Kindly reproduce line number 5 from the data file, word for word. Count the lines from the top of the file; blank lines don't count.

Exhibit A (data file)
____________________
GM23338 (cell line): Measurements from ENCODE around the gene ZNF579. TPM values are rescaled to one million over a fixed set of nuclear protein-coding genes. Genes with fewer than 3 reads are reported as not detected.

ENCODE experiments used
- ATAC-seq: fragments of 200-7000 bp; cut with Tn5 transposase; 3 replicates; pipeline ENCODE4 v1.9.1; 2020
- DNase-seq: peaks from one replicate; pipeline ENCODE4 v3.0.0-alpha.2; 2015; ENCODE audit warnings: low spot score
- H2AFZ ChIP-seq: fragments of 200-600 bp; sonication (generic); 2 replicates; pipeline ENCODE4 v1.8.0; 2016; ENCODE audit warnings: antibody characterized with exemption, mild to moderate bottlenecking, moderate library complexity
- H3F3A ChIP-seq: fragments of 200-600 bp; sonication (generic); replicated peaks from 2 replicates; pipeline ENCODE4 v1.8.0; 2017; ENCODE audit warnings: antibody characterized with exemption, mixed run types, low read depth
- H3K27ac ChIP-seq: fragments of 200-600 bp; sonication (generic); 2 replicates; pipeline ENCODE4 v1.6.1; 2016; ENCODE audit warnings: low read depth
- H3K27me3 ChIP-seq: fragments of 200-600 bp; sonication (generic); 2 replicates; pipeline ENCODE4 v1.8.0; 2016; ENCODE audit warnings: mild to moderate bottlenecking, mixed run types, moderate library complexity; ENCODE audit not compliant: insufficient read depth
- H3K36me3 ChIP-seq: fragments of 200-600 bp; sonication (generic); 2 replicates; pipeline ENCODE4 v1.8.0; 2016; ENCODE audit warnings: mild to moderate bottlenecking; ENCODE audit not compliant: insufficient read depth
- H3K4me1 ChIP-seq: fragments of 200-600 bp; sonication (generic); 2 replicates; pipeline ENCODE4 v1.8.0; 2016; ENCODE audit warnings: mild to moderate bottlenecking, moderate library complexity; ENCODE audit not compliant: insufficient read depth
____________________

- H2AFZ ChIP-seq: fragments of 200-600 bp; sonication (generic); 2 replicates; pipeline ENCODE4 v1.8.0; 2016; ENCODE audit warnings: antibody characterized with exemption, mild to moderate bottlenecking, moderate library complexity